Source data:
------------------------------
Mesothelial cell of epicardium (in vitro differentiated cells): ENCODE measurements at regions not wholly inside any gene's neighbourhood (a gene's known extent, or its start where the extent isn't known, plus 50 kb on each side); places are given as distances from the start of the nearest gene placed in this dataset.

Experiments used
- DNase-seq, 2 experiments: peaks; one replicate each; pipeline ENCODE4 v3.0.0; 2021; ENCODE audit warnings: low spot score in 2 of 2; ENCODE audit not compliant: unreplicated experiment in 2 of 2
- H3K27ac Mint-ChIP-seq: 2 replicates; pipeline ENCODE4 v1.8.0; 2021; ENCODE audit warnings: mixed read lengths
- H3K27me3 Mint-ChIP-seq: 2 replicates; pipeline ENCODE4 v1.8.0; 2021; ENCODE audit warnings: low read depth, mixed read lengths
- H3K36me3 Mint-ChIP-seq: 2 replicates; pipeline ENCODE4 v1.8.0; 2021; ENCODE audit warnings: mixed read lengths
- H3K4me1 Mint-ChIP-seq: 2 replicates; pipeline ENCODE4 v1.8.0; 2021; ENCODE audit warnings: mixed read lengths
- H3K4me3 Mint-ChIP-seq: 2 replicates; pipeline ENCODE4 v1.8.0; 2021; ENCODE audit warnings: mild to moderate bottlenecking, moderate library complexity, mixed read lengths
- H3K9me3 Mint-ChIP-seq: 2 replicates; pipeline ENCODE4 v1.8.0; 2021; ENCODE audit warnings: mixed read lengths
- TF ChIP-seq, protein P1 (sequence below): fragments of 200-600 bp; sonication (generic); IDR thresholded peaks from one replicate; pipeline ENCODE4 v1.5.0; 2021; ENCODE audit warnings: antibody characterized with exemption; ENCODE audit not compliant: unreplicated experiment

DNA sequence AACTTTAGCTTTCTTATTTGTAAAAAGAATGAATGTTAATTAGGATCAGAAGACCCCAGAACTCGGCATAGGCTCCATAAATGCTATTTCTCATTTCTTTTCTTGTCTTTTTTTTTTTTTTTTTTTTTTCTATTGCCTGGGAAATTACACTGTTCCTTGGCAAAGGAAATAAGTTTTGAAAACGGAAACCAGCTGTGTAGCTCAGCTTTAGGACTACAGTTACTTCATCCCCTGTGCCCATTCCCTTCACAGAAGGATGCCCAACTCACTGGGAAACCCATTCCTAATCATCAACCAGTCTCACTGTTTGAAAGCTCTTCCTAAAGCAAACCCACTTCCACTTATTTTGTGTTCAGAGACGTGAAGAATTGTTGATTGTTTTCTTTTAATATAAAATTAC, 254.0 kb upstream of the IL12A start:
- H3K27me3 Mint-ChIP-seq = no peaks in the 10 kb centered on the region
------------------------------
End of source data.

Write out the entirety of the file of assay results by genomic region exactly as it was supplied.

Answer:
Mesothelial cell of epicardium (in vitro differentiated cells): ENCODE measurements at regions not wholly inside any gene's neighbourhood (a gene's known extent, or its start where the extent isn't known, plus 50 kb on each side); places are given as distances from the start of the nearest gene placed in this dataset.

Experiments used
- DNase-seq, 2 experiments: peaks; one replicate each; pipeline ENCODE4 v3.0.0; 2021; ENCODE audit warnings: low spot score in 2 of 2; ENCODE audit not compliant: unreplicated experiment in 2 of 2
- H3K27ac Mint-ChIP-seq: 2 replicates; pipeline ENCODE4 v1.8.0; 2021; ENCODE audit warnings: mixed read lengths
- H3K27me3 Mint-ChIP-seq: 2 replicates; pipeline ENCODE4 v1.8.0; 2021; ENCODE audit warnings: low read depth, mixed read lengths
- H3K36me3 Mint-ChIP-seq: 2 replicates; pipeline ENCODE4 v1.8.0; 2021; ENCODE audit warnings: mixed read lengths
- H3K4me1 Mint-ChIP-seq: 2 replicates; pipeline ENCODE4 v1.8.0; 2021; ENCODE audit warnings: mixed read lengths
- H3K4me3 Mint-ChIP-seq: 2 replicates; pipeline ENCODE4 v1.8.0; 2021; ENCODE audit warnings: mild to moderate bottlenecking, moderate library complexity, mixed read lengths
- H3K9me3 Mint-ChIP-seq: 2 replicates; pipeline ENCODE4 v1.8.0; 2021; ENCODE audit warnings: mixed read lengths
- TF ChIP-seq, protein P1 (sequence below): fragments of 200-600 bp; sonication (generic); IDR thresholded peaks from one replicate; pipeline ENCODE4 v1.5.0; 2021; ENCODE audit warnings: antibody characterized with exemption; ENCODE audit not compliant: unreplicated experiment

DNA sequence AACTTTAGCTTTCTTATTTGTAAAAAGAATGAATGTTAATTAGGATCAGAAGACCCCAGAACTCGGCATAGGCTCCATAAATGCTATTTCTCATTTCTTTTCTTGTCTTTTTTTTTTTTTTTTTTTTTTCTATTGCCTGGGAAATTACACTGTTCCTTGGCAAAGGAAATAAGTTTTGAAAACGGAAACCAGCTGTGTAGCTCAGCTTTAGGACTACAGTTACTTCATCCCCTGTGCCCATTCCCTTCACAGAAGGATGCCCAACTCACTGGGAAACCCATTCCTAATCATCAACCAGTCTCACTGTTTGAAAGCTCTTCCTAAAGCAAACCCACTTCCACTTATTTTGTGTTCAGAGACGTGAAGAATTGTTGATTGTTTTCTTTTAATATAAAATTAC, 254.0 kb upstream of the IL12A start:
- H3K27me3 Mint-ChIP-seq = no peaks in the 10 kb centered on the region